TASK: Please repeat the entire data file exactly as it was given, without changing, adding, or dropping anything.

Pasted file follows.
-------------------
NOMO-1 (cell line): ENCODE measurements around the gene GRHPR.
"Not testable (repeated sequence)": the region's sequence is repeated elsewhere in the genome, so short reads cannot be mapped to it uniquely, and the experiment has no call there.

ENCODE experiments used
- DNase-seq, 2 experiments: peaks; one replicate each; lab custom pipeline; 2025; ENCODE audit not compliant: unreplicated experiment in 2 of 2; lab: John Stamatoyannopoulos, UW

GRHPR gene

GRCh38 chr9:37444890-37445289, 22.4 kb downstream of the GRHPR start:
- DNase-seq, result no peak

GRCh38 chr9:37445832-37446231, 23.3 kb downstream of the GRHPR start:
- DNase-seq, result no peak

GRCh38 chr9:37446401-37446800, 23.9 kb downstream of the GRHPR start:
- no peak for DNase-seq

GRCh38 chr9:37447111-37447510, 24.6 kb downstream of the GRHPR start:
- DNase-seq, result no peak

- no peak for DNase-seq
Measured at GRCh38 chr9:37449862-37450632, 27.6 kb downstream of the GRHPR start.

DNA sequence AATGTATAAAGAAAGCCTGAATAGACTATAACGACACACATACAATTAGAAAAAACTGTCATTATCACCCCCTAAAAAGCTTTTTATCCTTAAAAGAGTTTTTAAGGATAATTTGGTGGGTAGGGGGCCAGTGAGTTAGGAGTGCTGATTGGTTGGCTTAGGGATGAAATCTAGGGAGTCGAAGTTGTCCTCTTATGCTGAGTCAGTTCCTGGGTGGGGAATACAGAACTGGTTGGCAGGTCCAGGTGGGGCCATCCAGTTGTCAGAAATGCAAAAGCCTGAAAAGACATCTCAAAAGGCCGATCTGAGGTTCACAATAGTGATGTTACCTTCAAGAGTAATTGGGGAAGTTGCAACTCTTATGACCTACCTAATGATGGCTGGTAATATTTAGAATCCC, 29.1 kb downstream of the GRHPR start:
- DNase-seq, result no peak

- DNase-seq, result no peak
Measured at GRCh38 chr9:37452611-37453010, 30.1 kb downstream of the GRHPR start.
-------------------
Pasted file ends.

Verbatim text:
NOMO-1 (cell line): ENCODE measurements around the gene GRHPR.
"Not testable (repeated sequence)": the region's sequence is repeated elsewhere in the genome, so short reads cannot be mapped to it uniquely, and the experiment has no call there.

ENCODE experiments used
- DNase-seq, 2 experiments: peaks; one replicate each; lab custom pipeline; 2025; ENCODE audit not compliant: unreplicated experiment in 2 of 2; lab: John Stamatoyannopoulos, UW

GRHPR gene

GRCh38 chr9:37444890-37445289, 22.4 kb downstream of the GRHPR start:
- DNase-seq, result no peak

GRCh38 chr9:37445832-37446231, 23.3 kb downstream of the GRHPR start:
- DNase-seq, result no peak

GRCh38 chr9:37446401-37446800, 23.9 kb downstream of the GRHPR start:
- no peak for DNase-seq

GRCh38 chr9:37447111-37447510, 24.6 kb downstream of the GRHPR start:
- DNase-seq, result no peak

- no peak for DNase-seq
Measured at GRCh38 chr9:37449862-37450632, 27.6 kb downstream of the GRHPR start.

DNA sequence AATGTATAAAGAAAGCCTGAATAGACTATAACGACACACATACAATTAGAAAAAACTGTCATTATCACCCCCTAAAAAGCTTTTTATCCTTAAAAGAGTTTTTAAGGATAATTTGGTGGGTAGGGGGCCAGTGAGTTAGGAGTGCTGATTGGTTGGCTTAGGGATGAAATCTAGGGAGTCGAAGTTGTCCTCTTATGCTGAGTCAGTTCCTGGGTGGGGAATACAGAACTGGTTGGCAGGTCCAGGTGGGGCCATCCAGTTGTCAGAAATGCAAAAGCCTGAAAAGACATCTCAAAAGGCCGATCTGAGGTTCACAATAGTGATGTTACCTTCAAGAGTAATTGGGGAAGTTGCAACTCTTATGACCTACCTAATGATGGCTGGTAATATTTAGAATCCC, 29.1 kb downstream of the GRHPR start:
- DNase-seq, result no peak

- DNase-seq, result no peak
Measured at GRCh38 chr9:37452611-37453010, 30.1 kb downstream of the GRHPR start.